Safety and Sexuality… in these uncertain times of COVID-19 when most of the world is in some form or other of quarantine, safety has taken on a new meaning all together. People are encouraged to stay home, not step out unless absolutely necessary, practice social distancing, and so on. Is home the safest place to be? What about if home and family are where one feels least safe?
सुरक्षित सेक्स पर लिखी और बताई जाने वाली बातें अक्सर मेडिकल या चिकित्सीय शब्दावली में लिखी गयी होती हैं –…
The only thing this language achieves (and maybe it is also the goal), is to create enough panic so that women themselves police and restrict their own mobility and whereabouts, and keep themselves away from public spaces whenever possible.
LGBTIQA+ young people should feel safe and empowered in everyday physical spaces, and many do – often with support from a wider community of peers who share similar experiences. But until the world becomes more friendly for queer and gender diverse people, we expect they’ll continue to find safety, community, identity, and friendship on Tumblr.
By Orinam Apr 13 2020 Post comment To the reader: we recognize that the English-language content below may not be…
I want it, I got it. Right? Except, what I often get is some approximation of erotic pleasure, which has more to do with my own conditioning about what good sex looks like, and little to do with my body’s erotic mechanisms. This very peculiar condition is often lumped under ‘sexual frustration’, when it should really be addressed under safety.
This movie had instantly called out to me because the book had made a huge impression many years ago when I was going through a Stephen King phase and consuming as many of his novels as I could. It is a story of resilience where a woman had to rescue herself from a dangerous situation of metaphorical and emotional bondage as well as the physical and sexual kind.
Shruti Arora is a feminist trainer and researcher in the field of Gender and Sexuality. In this interview, she shares her insights on collective practices of building safe and sexuality-affirming spaces for young people, in friendships and community, digital and healthcare settings.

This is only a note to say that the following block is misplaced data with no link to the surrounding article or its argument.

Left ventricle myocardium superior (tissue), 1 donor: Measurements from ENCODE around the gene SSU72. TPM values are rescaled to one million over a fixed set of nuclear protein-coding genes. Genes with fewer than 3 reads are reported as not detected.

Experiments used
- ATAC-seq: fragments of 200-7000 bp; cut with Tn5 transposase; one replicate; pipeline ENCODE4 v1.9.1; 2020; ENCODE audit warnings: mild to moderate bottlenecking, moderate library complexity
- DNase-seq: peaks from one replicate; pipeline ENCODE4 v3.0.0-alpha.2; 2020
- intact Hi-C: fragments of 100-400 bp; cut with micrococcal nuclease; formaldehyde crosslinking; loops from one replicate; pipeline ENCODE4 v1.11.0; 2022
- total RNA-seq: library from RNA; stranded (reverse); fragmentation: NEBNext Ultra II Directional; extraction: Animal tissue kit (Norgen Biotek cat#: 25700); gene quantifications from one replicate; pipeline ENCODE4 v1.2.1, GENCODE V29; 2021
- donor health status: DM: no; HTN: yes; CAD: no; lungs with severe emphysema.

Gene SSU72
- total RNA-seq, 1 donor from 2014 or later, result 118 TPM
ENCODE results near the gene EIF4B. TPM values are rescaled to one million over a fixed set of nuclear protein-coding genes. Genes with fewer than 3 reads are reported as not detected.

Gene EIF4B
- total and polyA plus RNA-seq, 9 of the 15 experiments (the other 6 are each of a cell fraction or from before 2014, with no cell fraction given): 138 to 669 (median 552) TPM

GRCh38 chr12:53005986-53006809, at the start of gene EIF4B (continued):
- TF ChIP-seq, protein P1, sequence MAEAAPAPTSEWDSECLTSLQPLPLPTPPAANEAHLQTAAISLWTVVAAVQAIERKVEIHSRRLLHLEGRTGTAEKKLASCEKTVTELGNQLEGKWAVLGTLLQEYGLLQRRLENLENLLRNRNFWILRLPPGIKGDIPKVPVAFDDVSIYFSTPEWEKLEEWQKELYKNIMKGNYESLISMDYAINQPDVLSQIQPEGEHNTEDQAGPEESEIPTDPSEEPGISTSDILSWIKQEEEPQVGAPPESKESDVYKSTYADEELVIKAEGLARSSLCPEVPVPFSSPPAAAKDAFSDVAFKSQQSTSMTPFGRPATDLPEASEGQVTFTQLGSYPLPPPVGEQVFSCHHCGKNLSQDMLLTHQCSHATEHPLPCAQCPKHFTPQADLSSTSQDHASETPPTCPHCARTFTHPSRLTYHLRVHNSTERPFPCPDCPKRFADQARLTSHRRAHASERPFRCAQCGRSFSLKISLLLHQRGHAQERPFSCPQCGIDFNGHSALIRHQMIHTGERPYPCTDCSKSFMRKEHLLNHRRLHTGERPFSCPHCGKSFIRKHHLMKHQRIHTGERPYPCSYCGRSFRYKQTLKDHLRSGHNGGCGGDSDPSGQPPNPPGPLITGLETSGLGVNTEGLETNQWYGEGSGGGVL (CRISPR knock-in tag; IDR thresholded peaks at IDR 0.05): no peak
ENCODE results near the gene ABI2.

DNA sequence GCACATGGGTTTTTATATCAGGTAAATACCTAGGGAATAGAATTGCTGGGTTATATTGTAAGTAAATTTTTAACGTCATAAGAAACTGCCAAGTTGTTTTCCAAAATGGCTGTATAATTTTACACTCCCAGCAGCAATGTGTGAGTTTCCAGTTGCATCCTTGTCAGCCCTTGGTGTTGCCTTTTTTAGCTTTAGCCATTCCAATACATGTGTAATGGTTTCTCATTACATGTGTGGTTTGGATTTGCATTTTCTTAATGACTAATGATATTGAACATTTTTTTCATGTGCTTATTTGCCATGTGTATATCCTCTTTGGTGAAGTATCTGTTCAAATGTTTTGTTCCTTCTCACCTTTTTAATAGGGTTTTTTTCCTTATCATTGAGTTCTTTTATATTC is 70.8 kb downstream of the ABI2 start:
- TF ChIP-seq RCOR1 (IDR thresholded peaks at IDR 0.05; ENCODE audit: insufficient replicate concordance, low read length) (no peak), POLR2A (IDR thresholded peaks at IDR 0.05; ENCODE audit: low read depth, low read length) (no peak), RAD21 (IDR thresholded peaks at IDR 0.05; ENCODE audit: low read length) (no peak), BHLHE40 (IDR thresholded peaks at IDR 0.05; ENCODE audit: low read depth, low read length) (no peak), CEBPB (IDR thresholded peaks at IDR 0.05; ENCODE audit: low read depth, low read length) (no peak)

For a lot of queer people, ‘home’ can hold complicated meanings. The space of one’s home can be fraught with bigotry and alienation, and be far from safe or comforting. And so, there is a quest to find alternate ‘homes’, to find a space where we feel truly accepted, safe and protected.
Though most of us shy away from opening ourselves to be vulnerable, there is great power in expressing our vulnerabilities to the people closest to us, whether a friend or an intimate partner.
आज मुझे लड़कियों के अपने हॉस्टल से निकले हुए तीन वर्ष हो चुके हैं, और मुझे लगता है कि हॉस्टल जीवन में मिली सभी सीखें आज भी मेरे यौनिक जीवन को सही दिशा देने में कारगर साबित हो रही हैं।
I am a 25-year-old cis woman and I recently had sex with another woman for the first time. It was new, it felt nice, but it just didn’t feel safe.
We all talk of ‘safe’ as some place where we are not in danger. Well, the truth is there is danger everywhere. So, maybe before we even delve into the subject of safety and sexuality, it is imperative that we take a moment to pause and see what safety and sexuality could even mean.
To ensure that important discussions about issues of sexuality can take place at home, in schools and between generations, efforts needs to be made to change the norms – especially those related to perceptions of safety. Individuals, institutions, organisations and policies need to work together to include safe spaces for reflections and opportunities for these discussions to become common practice.